Prospective data is required to examine the long-term impact of nephrectomy on the development of CKD and ESKD and the potential bidirectional and causal relationship between RCC and CKD. More studies are needed to explore the pathophysiology of developing CKD after nephrectomy, especially the role of compensatory renal hypertrophy, and to quantify the perioperative risks, and the role of other factors at a disease, patient, health care provider, institute and socio-demographic level in determining patient outcomes.

Small renal masses (SRMs) are increasingly diagnosed incidentally during the investigation of other medical conditions with abdominal ultrasound or CT scan. This has caused management challenge because many SRMs are either benign tumours such as oncocytoma or are renal cancers with relatively indolent behaviour [15]. There has been increased utility of percutaneous biopsy for SRMs as it can change the management plan, lower treatment costs and improve patient’s quality of life. Percutaneous biopsy for SRMs is safe, the risk of bleeding and needle track seeding is very low [16]. Partial and radical nephrectomy provide good oncologic control for small RCCs but are associated with development of new onset CKD or worsening of pre-existing CKD and increased cardiovascular morbidity [7]. Therefore, ablative therapies or active surveillance may be appropriate for SRMs due to RCC. The value of treating SRMs (< 4 cm) is questionable, especially in elderly patients with multiple comorbidities, given that most are benign or slowly growing; and patients are typically asymptomatic. There is a need to understand the incidence, natural history, management trends, sequelae of treatment, renal function and surveillance of SRMs. It is important that these patients are captured and participate in the registry. There is increasing evidence that there has been overtreatment of Bosniak 3 classified cystic lesions in the past [17, 18] and this will be examined in the Flinders Kidney Health Registry.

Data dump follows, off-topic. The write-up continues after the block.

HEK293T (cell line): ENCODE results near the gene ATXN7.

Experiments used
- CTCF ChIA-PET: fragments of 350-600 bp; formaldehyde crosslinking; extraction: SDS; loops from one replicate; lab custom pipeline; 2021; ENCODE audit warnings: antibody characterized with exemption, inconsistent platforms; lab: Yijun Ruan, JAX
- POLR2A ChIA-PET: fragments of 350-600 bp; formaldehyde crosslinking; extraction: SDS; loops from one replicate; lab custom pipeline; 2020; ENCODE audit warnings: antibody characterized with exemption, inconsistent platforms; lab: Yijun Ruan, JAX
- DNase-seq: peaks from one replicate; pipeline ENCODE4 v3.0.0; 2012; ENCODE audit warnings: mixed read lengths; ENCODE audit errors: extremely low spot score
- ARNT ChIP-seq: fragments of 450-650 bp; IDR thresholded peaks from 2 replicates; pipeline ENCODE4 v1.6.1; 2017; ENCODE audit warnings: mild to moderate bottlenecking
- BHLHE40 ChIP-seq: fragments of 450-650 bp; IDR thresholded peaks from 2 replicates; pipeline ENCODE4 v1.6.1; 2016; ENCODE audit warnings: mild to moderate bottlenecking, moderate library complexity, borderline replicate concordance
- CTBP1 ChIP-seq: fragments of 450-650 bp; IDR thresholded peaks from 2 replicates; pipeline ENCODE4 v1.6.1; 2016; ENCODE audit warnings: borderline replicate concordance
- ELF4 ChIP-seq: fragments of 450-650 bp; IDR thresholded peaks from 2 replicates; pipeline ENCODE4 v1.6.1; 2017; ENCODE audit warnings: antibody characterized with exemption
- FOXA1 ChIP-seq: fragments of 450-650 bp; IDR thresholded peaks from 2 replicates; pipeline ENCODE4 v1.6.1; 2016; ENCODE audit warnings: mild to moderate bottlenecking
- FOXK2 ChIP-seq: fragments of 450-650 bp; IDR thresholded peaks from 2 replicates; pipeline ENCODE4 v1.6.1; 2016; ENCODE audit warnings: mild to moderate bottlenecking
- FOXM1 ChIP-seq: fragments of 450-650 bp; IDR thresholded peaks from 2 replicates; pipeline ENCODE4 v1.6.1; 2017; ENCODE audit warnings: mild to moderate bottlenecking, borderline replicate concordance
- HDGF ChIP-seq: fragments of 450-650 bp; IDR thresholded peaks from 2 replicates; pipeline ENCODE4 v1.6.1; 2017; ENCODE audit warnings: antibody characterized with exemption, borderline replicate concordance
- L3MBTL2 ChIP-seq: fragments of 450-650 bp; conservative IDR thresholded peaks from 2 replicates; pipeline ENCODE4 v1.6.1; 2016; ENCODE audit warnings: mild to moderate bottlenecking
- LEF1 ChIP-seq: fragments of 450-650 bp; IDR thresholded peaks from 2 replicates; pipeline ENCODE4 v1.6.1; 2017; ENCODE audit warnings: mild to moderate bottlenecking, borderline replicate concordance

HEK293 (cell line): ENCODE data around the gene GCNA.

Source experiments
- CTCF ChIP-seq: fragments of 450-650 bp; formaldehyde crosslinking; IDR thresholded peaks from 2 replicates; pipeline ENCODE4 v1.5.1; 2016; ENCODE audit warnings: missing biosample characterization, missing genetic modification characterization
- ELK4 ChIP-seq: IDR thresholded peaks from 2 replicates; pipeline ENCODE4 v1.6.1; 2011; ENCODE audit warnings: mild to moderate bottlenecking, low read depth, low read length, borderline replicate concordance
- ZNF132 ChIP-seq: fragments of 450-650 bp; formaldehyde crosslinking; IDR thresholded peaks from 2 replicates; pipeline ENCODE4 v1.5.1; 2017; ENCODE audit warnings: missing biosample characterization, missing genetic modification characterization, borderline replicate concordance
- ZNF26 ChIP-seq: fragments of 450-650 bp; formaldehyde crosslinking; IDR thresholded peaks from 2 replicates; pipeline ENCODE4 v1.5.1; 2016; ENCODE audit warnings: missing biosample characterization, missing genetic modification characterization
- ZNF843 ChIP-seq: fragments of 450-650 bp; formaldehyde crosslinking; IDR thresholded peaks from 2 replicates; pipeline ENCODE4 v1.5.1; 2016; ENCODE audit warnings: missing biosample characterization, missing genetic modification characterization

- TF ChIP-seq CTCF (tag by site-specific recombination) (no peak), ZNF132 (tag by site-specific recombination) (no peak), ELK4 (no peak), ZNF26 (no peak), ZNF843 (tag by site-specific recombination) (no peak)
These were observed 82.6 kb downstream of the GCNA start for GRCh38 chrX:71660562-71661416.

Clinical quality registries play an increasingly significant role in modern evident based clinical practice and research. Currently, there is no nephrectomy registry in Australia. The Flinders Kidney Health Registry within the Southern Adelaide Local Health Network (SALHN) will provide the key information needed to assess various treatment outcomes of patients with kidney cancer or patients who underwent for nephrectomy for any indication. The Registry aims to provide clinical decision makers with longitudinal data in the real-world setting on patient outcomes, health systems performance, health-care usage, the effect of evolving clinical practice, risk stratification based on patient risk characteristics and practice guideline development and improvement. Data are needed for development of protocols and guidelines. This registry will also provide a platform for large-scale prospective patient-orientated clinical studies and research.